Although that may be the most drastic of the NTSB’s recommendations in this Safety Report, it is not the only one.
A recommendation that many states have already implemented is the confiscation of the driver’s license at the time of arrest for people who exceed a certain BAC or refuse BAC testing.
The NTSB would also like to see ignition interlock devices being required for all first-time offenders. These devices prompt the driver to blow into them, checking their BAC, before they are able to start their car.
During accident scene responses, sobriety checkpoints and traffic stops, just to name a few, the NTSB recommends the use of passive alcohol sensors that would essentially “sniff” the presence of alcohol at the scene.
Although technology like this could not be used to arrest someone, it would assist in prompting additional field sobriety and BAC testing.
The overall goal of the National Transportation Safety Board is to bring our country’s substance-impaired driving statistics down as close to zero as possible.
By John Clark
This week, Bishop Robert McManus, the 61-year-old leader of the Roman Catholic Church in Worcester, Massachusetts, pleaded not guilty to a charge of drunk driving, according to a report from Fox News.
Sources say McManus was arrested for a DUI in Narragansett, Rhode Island, after reportedly crashing into another car and fleeing from the scene, according to a police report.
The driver of the car that McManus allegedly struck reportedly called police after the accident. Sources also note that McManus has a vacation home near the scene of the accident.
After his arrest, McManus was briefly detained by police, but sources say the bishop pleaded not guilty during his arraignment and has been released from jail after posting a $1,000 bond.
During the arraignment, where he formally received his charges, the bishop wore his white clerical collar and sat in silence, allowing his local DUI attorney to enter the plea for him, sources say.
His attorney told reporters outside the courtroom that the bishop has been instructed to refrain from commenting on the matter.
The attorney, however, did cite a statement issued by McManus on Monday that admitted to a “terrible error in judgment” stemming from the bishop’s decision to drive after drinking a few glasses of wine earlier that evening.
In his statement, McManus said there was “no excuse for the mistake I made,” and he promised to “make amends and accept the consequences of my action.”
McManus also made a sincere plea for forgiveness from his church community, as well as his friends and family, according to sources.
Despite this apparent confession, though, McManus pleaded not guilty in court, which means his DUI attorney may believe the bishop could escape the charges of drunk driving and fleeing the scene of an accident.
Sources say McManus refused to take a blood alcohol test at the scene of the crime, which could lead to further civil penalties, but also complicates the prosecutor’s attempt to convict him.
The bishop is a native of Providence, Rhode Island, and reportedly worked as an auxiliary bishop in Rhode Island’s largest city for five years.
In 2004, McManus was appointed to lead the Worcester Diocese in Massachusetts. Sources say he has also served as the chairman of the U.S. Conference of Catholic Bishops’ Committee on Education.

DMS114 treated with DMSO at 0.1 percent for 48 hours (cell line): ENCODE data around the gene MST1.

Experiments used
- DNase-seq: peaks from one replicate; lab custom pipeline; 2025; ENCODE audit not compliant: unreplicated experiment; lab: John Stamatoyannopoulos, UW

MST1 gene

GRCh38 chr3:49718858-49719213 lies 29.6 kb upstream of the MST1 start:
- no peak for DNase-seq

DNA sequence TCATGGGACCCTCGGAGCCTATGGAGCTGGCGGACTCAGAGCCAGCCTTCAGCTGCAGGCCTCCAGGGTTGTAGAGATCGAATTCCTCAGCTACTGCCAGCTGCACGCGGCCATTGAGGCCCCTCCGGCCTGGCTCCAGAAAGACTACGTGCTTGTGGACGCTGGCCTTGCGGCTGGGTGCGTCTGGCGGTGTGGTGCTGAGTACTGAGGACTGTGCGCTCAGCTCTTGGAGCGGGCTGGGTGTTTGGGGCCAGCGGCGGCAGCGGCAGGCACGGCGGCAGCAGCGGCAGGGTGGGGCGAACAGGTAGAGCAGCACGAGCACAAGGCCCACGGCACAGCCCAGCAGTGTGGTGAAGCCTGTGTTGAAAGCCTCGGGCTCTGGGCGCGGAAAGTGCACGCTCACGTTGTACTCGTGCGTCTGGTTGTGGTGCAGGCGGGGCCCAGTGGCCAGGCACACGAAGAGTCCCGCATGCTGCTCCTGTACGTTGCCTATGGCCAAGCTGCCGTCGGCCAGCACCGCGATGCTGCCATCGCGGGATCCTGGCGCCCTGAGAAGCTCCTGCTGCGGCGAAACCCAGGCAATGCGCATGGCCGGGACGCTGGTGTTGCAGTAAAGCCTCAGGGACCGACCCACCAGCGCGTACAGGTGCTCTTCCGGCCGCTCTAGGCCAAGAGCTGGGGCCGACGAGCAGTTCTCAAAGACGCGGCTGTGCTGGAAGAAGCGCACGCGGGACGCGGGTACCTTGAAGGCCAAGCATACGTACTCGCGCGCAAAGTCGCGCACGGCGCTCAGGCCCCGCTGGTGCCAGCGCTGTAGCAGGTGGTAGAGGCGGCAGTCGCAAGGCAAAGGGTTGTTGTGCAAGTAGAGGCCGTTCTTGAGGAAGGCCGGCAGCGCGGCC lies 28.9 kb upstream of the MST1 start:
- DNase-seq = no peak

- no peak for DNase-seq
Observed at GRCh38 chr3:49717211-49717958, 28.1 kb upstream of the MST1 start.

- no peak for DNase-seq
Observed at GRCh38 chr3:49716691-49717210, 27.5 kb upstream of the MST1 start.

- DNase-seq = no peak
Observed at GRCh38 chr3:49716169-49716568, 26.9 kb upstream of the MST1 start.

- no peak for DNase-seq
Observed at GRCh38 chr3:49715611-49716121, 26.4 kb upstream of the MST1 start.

The bishop’s next court appearance will happen on May 28, when he will begin to fight against the drunk driving charges the state has leveled against him.
By John Clark
Former NBA point guard Kenny Anderson was arrested for a DUI this week in south Florida, and has lost his job as a result of the arrest, according to a report from the Atlanta Journal-Constitution.
According to sources, Anderson, 42, was pulled over by police in Pembroke Pines, Florida, last Saturday night after failing to signal before changing lanes.
After failing a field sobriety test, Anderson was asked to submit to a breathalyzer test, which revealed that his blood alcohol level was 0.194, which is well above Florida’s legal limit of 0.08.
As a result of his arrest, three days later, Anderson was reportedly fired from his job at David Posnack Jewish Day School, where he coached the basketball team.
Sources note that the school’s decision to fire Anderson after his drunk driving arrest wasn’t necessarily based on that one fateful decision.
According to reports, Anderson was arrested and charged with leaving the scene of an accident in December 2011, when he reportedly drove his Cadillac Escalade into two trees on a road in Broward County, Florida.
To add suspicion to the accident, Anderson originally told responding officers that a flat tire caused him to lose control of his car, but investigators noted that none of the car’s tires were flat when they surveyed the scene after the crash.
No one was injured in the accident, and Anderson was charged with a misdemeanor driving offense, according to police reports.
So while Anderson was able to keep his job at the small, private high school following his first driving incident, he was not able to convince school officials to keep his post after the DUI arrest.
Of course, the school may have also grown tired of Anderson’s lack of success on the court. According to sources, his team finished 1-13 last season, and the team has reportedly failed to improve since he took the helm in August 2013.
The firing is a professional setback for Anderson, who played for nine NBA teams between 1991 and 2005 and has said he’d like to eventually coach college basketball.
Anderson was inducted into the New York City Basketball Hall of Fame in 2008, and finished his college education in 2010, receiving a degree in organization leadership from St. Thomas University in Miami, according to sources.
Anderson has previous experience coaching in the Continental Basketball Association, which may be the next place he turns as he looks to reform his reputation following his DUI arrest.